The housing demand in the top eight cities is set to rise by 6-9% over the next two financial years despite economic challenges. Positive consumer sentiment, stable interest rates, and timely project completions by well-known developers are fueling confidence in the residential real estate sector. Most housing indicators point to the continuation of strong demand, a standout feature of this fiscal year.
The industry consolidation sees a handful of leading developers undertaking residential projects, effectively navigating economic hurdles stemming from the pandemic. Crisil forecasts a robust 11-13% year-on-year growth in primary residential sales this fiscal year, driven by sustained interest in homeownership across these cities.
Specifically, the Mumbai Metropolitan Region (MMR) observed a notable 10% increase in registrations in the trailing 12 months until November 2023. Pune also saw a significant uptick with a 9% rise in registrations compared to the previous year. The demand in these cities is anticipated to grow annually by 6-9% in the next two financial years. However, MMR and NCR are expected to contribute minimally to this growth.
MMR’s growth is likely to be limited primarily to the luxury segment, with minimal growth expected in the mid and affordable-housing segments. Similarly, the National Capital Region (NCR) might see a 2-4% demand growth in fiscal year 2025, driven by modest demand for luxury housing and subdued demand for affordable and mid-segment housing.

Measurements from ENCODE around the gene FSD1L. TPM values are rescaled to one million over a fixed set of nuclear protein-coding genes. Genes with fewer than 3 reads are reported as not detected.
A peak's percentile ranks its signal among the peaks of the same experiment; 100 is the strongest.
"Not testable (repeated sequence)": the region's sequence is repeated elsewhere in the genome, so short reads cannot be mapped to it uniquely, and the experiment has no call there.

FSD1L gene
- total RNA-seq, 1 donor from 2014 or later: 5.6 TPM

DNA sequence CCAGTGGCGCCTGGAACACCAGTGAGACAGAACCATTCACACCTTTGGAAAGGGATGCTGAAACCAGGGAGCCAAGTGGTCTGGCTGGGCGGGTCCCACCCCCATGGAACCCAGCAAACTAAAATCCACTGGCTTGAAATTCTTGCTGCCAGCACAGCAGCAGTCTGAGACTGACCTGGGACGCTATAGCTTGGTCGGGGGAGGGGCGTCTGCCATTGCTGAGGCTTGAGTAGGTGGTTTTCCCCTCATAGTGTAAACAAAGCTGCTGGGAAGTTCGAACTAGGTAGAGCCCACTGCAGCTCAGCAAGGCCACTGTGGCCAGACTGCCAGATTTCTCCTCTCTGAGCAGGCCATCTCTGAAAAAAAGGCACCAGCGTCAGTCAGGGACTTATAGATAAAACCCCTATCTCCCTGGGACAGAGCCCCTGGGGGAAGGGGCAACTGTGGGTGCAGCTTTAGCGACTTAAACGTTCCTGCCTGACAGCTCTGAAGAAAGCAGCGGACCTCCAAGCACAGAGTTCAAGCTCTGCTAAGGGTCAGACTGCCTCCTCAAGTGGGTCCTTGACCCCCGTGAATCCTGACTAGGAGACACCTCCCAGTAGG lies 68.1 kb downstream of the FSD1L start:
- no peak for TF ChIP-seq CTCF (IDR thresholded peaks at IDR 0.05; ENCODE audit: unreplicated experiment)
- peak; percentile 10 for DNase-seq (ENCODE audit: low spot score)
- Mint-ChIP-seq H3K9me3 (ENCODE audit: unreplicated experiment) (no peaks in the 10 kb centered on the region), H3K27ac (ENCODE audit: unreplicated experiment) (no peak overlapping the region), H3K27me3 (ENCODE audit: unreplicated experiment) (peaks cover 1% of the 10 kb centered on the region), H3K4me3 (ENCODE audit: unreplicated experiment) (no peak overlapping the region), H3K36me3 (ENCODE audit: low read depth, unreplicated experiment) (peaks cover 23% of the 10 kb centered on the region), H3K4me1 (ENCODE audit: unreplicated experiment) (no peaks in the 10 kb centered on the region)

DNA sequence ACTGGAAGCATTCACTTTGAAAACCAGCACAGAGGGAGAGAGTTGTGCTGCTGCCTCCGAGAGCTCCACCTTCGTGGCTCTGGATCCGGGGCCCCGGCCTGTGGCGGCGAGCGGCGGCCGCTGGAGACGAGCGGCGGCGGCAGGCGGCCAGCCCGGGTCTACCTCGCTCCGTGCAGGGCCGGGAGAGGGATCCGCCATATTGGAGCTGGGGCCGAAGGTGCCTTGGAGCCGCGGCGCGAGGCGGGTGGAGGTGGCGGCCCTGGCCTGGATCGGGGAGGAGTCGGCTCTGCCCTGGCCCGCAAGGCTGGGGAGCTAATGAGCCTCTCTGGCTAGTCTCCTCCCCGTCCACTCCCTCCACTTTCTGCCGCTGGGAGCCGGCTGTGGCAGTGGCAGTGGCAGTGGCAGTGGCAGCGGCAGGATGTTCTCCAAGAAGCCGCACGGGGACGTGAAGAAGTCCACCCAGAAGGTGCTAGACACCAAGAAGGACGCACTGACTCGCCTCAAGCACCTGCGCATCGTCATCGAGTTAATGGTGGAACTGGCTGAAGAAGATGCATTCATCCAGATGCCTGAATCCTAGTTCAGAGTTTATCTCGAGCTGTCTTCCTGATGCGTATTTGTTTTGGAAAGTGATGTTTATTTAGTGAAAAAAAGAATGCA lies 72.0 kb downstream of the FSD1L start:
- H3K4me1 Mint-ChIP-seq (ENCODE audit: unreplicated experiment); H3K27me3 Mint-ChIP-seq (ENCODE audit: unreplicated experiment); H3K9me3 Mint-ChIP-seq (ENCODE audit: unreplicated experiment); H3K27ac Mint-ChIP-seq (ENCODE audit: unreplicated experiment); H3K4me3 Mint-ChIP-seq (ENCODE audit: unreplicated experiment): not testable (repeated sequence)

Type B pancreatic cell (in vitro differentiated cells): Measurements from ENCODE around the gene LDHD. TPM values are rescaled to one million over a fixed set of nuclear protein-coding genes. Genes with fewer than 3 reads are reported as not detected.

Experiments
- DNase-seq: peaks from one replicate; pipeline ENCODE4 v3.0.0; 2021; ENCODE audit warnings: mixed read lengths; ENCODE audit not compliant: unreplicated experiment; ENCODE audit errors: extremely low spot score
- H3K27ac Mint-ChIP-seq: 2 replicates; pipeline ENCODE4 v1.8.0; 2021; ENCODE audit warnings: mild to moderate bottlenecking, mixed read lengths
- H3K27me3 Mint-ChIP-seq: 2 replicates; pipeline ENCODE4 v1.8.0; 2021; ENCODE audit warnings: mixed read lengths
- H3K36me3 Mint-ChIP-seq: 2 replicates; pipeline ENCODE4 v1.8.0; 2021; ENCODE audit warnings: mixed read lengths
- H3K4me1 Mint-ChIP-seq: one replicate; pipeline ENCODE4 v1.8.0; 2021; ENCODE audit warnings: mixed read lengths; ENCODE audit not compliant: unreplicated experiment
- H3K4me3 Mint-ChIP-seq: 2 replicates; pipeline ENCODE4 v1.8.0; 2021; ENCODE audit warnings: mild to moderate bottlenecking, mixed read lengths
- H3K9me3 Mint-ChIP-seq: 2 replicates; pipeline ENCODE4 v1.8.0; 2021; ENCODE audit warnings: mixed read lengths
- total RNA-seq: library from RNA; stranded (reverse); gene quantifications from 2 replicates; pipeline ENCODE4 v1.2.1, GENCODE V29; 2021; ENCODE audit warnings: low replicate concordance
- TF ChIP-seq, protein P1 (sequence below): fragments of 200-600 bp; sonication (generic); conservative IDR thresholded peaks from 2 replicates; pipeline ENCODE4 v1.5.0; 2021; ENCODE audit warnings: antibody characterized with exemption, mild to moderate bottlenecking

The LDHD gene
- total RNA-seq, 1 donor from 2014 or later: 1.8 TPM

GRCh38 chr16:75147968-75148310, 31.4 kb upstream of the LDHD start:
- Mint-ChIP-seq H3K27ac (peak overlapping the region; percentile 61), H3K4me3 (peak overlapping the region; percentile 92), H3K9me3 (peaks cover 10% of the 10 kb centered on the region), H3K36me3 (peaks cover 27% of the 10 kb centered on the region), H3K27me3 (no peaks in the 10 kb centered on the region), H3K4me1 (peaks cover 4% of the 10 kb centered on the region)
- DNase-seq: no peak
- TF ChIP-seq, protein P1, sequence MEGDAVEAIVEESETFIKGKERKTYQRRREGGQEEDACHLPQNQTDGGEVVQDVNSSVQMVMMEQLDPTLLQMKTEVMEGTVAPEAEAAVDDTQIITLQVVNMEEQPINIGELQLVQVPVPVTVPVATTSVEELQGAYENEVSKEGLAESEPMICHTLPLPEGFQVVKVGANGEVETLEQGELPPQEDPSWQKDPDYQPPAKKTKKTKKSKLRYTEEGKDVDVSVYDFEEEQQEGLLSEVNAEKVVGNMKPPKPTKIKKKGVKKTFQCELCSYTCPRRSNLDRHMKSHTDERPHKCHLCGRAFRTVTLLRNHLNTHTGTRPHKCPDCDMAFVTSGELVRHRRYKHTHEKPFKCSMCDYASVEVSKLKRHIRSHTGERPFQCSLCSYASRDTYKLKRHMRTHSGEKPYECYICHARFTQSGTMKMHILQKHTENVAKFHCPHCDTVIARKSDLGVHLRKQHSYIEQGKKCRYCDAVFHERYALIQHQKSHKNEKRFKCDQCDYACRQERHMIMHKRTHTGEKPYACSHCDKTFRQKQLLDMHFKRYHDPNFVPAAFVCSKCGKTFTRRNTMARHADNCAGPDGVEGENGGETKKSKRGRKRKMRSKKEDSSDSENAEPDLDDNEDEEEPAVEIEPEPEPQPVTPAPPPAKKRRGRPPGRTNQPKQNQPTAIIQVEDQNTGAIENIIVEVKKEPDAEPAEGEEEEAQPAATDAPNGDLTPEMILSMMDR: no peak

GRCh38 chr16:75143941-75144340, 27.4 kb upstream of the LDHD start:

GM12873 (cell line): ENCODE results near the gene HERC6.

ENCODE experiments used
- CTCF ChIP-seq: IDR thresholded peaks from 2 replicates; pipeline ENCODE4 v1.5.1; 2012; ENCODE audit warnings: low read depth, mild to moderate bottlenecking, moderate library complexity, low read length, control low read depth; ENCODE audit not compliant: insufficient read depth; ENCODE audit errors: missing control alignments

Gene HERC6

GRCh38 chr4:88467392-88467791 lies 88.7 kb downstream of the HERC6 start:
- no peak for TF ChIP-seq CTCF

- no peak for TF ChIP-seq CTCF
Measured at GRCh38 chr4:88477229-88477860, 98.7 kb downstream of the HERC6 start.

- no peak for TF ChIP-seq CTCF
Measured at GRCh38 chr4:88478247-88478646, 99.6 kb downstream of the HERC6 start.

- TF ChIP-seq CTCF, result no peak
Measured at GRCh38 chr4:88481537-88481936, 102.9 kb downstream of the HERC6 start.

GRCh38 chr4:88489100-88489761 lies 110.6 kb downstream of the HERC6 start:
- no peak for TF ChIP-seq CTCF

Bengaluru and Hyderabad have demonstrated robust demand growth this fiscal year due to a return of employees to offices and an increasing need for spacious homes, resulting in healthy sales across residential and commercial spaces. Additionally, new launch prices are expected to rise due to increasing land values and heightened demand. Reputable developers are witnessing a surge in new project launches, signaling buyer preference for established names.
Regarding leverage and credit profiles, real estate developers have strengthened over the past few years due to robust demand and reduced debt. This trend is expected to continue, with a decline in gross debt and an improvement in debt-to-total assets ratio for large listed real estate developers. However, developers with high leverage might face challenges due to weak liquidity and limited ability to raise equity or monetize assets.
In the commercial real estate sector, net leasing is anticipated to remain stagnant this fiscal year at 32-34 million square feet due to slower incremental leasing demand from certain sectors. However, amendments in the Special Economic Zones Act, 2005, and growing demand from global capability centers (GCCs) and domestic enterprises are expected to drive net-leasing growth to 12-15% next fiscal year.
Despite stagnant leasing demand, entities rated by Crisil Ratings are likely to maintain stable credit profiles, with comfortable leverage ratios and healthy debt-service coverage ratios during this and the following financial years.
(Source: Business standard)